Whose vacation is it anyways?

Summer is here. It’s warm outside, many people think that COVID-19 has been beat, have cabin fever, disposable income, can take time off work, and want to travel and take a vacation.

After the decision to travel has been made, then it’s time to make numerous choices about where to go, when to go, what to see, how long, how to get there, and where to stay and eat.

And if you are traveling with another person (i.e., a friend or family) then there are always compromises that need to be made.

Some of these decisions should probably be made before leaving your dwelling whereas others can be made while on the road or at the spur of the moment.

These are perennial questions that many people in this particular situation ask but for some strange reason don’t really think through. For example, let’s say you want to visit Paris, France. Many tourists who go there often feel obligated to visit the popular attractions like the Eiffel Tower, the Louvre, the Musée d’Orsay, various memorials, and possibly neighborhoods like Marais and the Latin Quarter.

But visiting these destinations can be unnecessarily challenging experiences. The lines to get into popular museums and galleries are frequently long, the popular venues and neighborhoods are crowded, the signs may be confusing, and once inside the attractions it’s a less than ideal setting to glean the information that is presented. In short, the average visitor ends up becoming overwhelmed and exhausted.

Traveling and vacationing can be especially challenging for women, visible racial and ethnic minorities, senior citizens, the disabled, and people traveling with infants, small children, and animals.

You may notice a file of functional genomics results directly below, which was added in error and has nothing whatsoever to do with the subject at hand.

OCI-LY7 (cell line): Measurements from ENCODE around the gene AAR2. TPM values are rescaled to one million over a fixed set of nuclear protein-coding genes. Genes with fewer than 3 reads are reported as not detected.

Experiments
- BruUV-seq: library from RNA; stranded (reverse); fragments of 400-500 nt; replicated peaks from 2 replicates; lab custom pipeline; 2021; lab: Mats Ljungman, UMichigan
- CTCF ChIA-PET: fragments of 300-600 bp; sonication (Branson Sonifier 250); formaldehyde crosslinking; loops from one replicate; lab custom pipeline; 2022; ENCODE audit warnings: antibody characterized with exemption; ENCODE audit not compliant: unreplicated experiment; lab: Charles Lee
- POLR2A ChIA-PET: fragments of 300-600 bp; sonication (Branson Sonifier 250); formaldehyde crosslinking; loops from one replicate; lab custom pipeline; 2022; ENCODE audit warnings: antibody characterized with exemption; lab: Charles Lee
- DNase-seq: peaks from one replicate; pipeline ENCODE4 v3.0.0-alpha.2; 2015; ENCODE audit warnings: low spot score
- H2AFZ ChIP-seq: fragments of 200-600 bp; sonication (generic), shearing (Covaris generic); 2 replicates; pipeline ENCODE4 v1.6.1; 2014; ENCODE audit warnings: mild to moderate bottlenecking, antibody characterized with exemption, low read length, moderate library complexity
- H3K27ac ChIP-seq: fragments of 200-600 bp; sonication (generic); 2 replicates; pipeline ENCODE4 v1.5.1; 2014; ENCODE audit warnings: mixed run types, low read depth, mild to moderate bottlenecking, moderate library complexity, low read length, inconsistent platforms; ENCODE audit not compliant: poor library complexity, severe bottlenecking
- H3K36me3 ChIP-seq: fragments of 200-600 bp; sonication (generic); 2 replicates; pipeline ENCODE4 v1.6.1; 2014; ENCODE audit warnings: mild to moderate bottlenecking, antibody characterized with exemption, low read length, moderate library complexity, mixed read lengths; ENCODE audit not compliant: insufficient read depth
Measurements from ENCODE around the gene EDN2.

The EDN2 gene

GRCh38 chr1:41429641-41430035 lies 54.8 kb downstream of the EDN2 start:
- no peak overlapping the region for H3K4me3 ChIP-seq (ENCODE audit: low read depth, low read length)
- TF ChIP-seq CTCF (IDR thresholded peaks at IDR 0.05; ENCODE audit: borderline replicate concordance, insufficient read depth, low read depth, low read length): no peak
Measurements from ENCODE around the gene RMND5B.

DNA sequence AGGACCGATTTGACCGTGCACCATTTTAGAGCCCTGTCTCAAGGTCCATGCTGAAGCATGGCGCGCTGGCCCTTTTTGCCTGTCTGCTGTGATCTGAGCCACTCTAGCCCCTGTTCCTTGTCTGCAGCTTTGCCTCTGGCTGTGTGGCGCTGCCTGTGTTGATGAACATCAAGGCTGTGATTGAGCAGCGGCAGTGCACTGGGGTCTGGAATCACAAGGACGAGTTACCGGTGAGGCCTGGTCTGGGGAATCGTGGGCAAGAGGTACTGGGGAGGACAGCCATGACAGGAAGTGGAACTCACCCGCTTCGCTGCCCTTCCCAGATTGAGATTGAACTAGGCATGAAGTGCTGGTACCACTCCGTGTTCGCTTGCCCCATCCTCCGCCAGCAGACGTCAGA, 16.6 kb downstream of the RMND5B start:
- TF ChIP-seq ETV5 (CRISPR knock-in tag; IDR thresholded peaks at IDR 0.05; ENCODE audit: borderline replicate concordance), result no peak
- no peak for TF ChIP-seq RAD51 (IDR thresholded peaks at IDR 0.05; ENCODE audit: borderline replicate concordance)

The more important question tourists and vacationers should probably ask is why should you subject yourself to these kinds of experiences? If it’s because that’s what everybody does when they go to Paris (or some other popular destination), or to post photos on your Instagram, or to show your friends that you are cosmopolitan, then I’d argue that this is a big waste of your time and money.

But so many people’s approach to travel and vacationing is simply just that.

They come home from vacation exhausted and frustrated and vow to do it differently next time.

Most people are poor travelers. This may be because they do it so infrequently and thus they are not experienced, don’t really know where to visit, what to bring along, and where to stay and eat.

So how can this frequently negative experience be minimized?

At the core of traveling is doing some thoughtful planning to avoid a boatload of regret during and once you return home. Ask yourself tough but thoughtful questions, rather than leaving it up to someone else (like a tour operator) or assume that you’ll “figure it out once you get there.”

Determine beforehand exactly what you want to accomplish by going on vacation and if the possible destinations that are on your short list will enable you to achieve this. Make multiple lists asking yourself what you want to visit and why.

Talk to people who have recently visited the location that you want to go to. Ask them what they liked and disliked the most. If finding appropriate people to talk to is too difficult then visit travel web sites like www.tripadvisor.com or www.yelp.com to get a sense of where people visit, what they see and experience, why they go to those locations, and how. This task should not be too difficult, but if you want to maximize your enjoyment start by asking questions now rather than later.

Photo Credit:

Fredrik Rubensson